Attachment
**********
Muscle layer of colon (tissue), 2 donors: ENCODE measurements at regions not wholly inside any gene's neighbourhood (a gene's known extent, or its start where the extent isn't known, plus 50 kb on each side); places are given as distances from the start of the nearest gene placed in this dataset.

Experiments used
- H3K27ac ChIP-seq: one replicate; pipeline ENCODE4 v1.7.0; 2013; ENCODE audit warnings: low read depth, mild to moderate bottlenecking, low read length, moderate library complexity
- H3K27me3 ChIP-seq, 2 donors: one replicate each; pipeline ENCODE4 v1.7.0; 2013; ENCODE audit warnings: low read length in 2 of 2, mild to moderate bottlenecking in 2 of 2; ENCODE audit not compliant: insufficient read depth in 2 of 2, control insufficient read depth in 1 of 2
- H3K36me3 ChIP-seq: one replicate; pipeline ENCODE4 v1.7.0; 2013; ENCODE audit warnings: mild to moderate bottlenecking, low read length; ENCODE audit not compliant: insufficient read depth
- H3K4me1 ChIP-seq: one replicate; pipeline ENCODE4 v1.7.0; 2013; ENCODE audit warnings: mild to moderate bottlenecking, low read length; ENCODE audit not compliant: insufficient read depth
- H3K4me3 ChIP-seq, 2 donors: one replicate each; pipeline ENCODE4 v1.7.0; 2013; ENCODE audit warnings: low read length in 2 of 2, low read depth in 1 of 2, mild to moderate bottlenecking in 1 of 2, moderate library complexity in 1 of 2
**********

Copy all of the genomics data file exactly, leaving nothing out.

Muscle layer of colon (tissue), 2 donors: ENCODE measurements at regions not wholly inside any gene's neighbourhood (a gene's known extent, or its start where the extent isn't known, plus 50 kb on each side); places are given as distances from the start of the nearest gene placed in this dataset.

Experiments used
- H3K27ac ChIP-seq: one replicate; pipeline ENCODE4 v1.7.0; 2013; ENCODE audit warnings: low read depth, mild to moderate bottlenecking, low read length, moderate library complexity
- H3K27me3 ChIP-seq, 2 donors: one replicate each; pipeline ENCODE4 v1.7.0; 2013; ENCODE audit warnings: low read length in 2 of 2, mild to moderate bottlenecking in 2 of 2; ENCODE audit not compliant: insufficient read depth in 2 of 2, control insufficient read depth in 1 of 2
- H3K36me3 ChIP-seq: one replicate; pipeline ENCODE4 v1.7.0; 2013; ENCODE audit warnings: mild to moderate bottlenecking, low read length; ENCODE audit not compliant: insufficient read depth
- H3K4me1 ChIP-seq: one replicate; pipeline ENCODE4 v1.7.0; 2013; ENCODE audit warnings: mild to moderate bottlenecking, low read length; ENCODE audit not compliant: insufficient read depth
- H3K4me3 ChIP-seq, 2 donors: one replicate each; pipeline ENCODE4 v1.7.0; 2013; ENCODE audit warnings: low read length in 2 of 2, low read depth in 1 of 2, mild to moderate bottlenecking in 1 of 2, moderate library complexity in 1 of 2